What is the Best Method To Use In Order to Remove A Tick From a Dog?

Question by : What is the Best Method To Use In Order to Remove A Tick From a Dog?
When the tick is imbedded in the skin and the lump under the skin is stationary. After removal what is the best way to clean the area?

Best answer:

Answer by only1lov
shampoo is the best way to remove ticks and fleas from dogs or cats hair. you can buy this shampoo at your local petshop. make shur its flea or tick shampoo becasue regular shapoo dose nothing

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Posted in Pet Care Media | Tagged , , , , , | 9 Comments

9 Responses to What is the Best Method To Use In Order to Remove A Tick From a Dog?

  1. ilovemycar says:

    take it to the vet

  2. renee k says:

    take it to the vet!!u may cause an infection if u do it wrong

  3. Vet Tech says:

    Here is the proper way to remove ticks… it is best to use tweezers (or your fingers) and gently grab as close to the head as possible, you want to slowly pull the tick out horizontally (not straight up) from skin without squishing he body. IF the head or part of the head is left behind that is FINE. It will NOT get infected and your dogs body will work the rest of the tick out itself.

    You do not want to use Vaseline, a match, or any other means. Vaseline will eventually suffocate the tick, however, it can take anywhere from 4-48 hours!!! If a tick is attached for 24 hours or more then your dog is at great risk of contracting a tick born disease (Lymes for example).

    You also do not want to squish the tick. Here is the reason: the bacteria that causes Lymes Disease (and the other tick born diseases Ehrlicha and Anaplasma) lives in the salivary glands of the tick. If you squish the tick the tick will regurgitate (they literally “throw up”) the infected saliva into your dogs blood stream, causing them to contract a tick born disease. You also do not want to use a match because in the process of burning the tick they immediately regurgitate under the stress, causing the same process as above.

    And incase you are wondering why a tick needs to be attached for 24 hours or more for them to contract a tick born disease or two is because at that point the tick is so engorged with blood that they regurgitate (again- infected salvia) and fall off.

    You can safely use Peroxide, Bactoderm or Neosporin on the area once you remove the tick.

  4. witchywoman says:

    Apply a glob of liquid soap to a cotton ball. Cover the tick with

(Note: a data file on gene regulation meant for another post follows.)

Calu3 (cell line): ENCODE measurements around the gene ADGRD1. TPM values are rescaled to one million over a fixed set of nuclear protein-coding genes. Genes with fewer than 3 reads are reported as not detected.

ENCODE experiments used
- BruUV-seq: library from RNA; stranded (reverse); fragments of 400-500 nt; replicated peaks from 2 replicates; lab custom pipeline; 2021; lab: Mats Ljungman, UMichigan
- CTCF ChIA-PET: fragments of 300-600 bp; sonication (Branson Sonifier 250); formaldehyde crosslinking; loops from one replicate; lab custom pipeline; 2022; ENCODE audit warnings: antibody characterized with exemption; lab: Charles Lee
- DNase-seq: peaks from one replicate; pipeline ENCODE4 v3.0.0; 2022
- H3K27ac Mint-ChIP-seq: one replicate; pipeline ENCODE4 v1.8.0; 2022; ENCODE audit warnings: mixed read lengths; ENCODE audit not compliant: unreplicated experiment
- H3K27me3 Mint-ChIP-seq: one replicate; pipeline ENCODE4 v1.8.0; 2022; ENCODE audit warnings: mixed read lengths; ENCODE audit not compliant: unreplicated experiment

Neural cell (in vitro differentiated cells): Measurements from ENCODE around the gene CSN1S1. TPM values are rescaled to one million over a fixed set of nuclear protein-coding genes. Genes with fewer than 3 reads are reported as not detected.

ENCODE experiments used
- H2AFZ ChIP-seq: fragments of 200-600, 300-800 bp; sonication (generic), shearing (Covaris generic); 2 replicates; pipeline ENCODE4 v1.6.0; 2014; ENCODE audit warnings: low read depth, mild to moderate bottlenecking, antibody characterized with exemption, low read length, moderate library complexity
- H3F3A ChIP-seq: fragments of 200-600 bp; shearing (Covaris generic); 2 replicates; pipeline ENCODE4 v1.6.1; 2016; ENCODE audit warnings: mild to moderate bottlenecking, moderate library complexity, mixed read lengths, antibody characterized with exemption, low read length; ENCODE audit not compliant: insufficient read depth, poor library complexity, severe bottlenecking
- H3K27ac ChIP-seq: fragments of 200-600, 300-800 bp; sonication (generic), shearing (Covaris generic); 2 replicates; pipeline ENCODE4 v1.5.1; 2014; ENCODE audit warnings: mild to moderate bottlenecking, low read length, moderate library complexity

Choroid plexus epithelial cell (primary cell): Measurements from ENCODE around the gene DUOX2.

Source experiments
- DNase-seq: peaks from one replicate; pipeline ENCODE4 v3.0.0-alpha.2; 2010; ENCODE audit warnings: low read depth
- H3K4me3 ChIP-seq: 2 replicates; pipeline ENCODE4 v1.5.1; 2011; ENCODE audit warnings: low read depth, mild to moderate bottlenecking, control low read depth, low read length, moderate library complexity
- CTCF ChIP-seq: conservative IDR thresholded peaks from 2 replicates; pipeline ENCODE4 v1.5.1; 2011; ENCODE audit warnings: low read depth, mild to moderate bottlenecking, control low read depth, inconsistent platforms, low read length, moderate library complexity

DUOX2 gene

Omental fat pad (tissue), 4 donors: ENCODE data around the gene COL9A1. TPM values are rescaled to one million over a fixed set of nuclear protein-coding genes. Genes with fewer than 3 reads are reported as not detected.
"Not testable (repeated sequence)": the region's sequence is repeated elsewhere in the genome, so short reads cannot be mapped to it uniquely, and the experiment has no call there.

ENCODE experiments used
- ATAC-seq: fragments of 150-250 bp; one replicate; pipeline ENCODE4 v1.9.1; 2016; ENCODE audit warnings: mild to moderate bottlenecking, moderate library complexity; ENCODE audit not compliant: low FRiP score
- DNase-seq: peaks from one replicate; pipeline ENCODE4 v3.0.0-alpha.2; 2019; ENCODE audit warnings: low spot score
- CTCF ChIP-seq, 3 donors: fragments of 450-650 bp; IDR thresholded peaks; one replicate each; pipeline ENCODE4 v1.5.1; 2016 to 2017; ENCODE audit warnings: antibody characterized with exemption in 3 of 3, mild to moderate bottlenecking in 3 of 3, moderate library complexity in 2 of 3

the soap-soaked cotton ball and let it stay on the repulsive insect for
    a few seconds (15-20), after which the tick will come out on its own and
    be stuck to the cotton ball when you lift it away. This technique has worked
    every time I’ve used it (and that was frequently), and it’s much less
    traumatic for the patient and easier for me.
    Unless someone is allergic to soap, I can’t see that this would be
    damaging in any way. I even had my doctor’s wife call me for advice because
    she had one stuck to her back and she couldn’t reach it with tweezers

  5. Daniel G says:

    I found one on my dog a few years ago, i freaked and picked it of her chest. It had a good grip but i proved to be stronger.

  6. We Want Cookies!! says:

    I use tweezer to remove the ticks from my dogs when I see one.

  7. KittyKat says:

    I didn’t read this closely since weve never had a problem with ticks (we treat our yard twice a year) but saw something on the internet the other day where it said to use dental floss. Make a loop and wrap it around the tick, tighten it slowly and then very slowly, keep pulling until it comes out.

    We also use Revolution once a month on all three dogs and used it on our cat when he was still leaving. That way it kills flea, flea eggs, ticks, ear mites, heart worm, tape worms and other critters that get on or in them.

    Also found this which you might find beneficial.

    1. Grab the tick by the head or mouth parts right where they enter the skin. Do not grasp the tick by the body.

    2. Without jerking, pull firmly and steadily directly outward. Do not twist the tick as you are pulling.

    3. Using methods such as applying petroleum jelly, a hot match, or alcohol will NOT cause the tick to ‘back out.’ In fact, these irritants may cause the tick to deposit more disease-carrying saliva in the wound.

    4. After removing the tick, place it in a jar of alcohol to kill it. Ticks are NOT killed by flushing them down the toilet.

    5. Clean the bite wound with a disinfectant. If you want to, apply a small amount of a triple antibiotic ointment.

    6. Wash your hands thoroughly.

    Please do not use your fingers to remove or dispose of the tick. We do not want you in contact with a potentially disease-carrying tick. Do NOT squash the tick with your fingers. The contents of the tick can transmit disease.

    Once an embedded tick is manually removed, it is not uncommon for a welt and skin reaction to occur. A little hydrocortisone spray will help alleviate the irritation, but it may take a week or more for healing to take place. In some cases, the tick bite may permanently scar leaving a hairless area. This skin irritation is due to a reaction to tick saliva. Do not be worried about the tick head staying in; it rarely happens.

  8. DANBOSPD says:

    Take a twiners and pull the tick out – do not twist

  9. Laura says:

    take a pair of tweezers, clean them with rubbing alcohol or hydrogen peroxide, go to your dog, with the tweezers – grab the tick at the base of where it is on your dog and gently pull it out. then clean the area with rubbing alcohol or hydrogen peroxide and take your dog to the vet.

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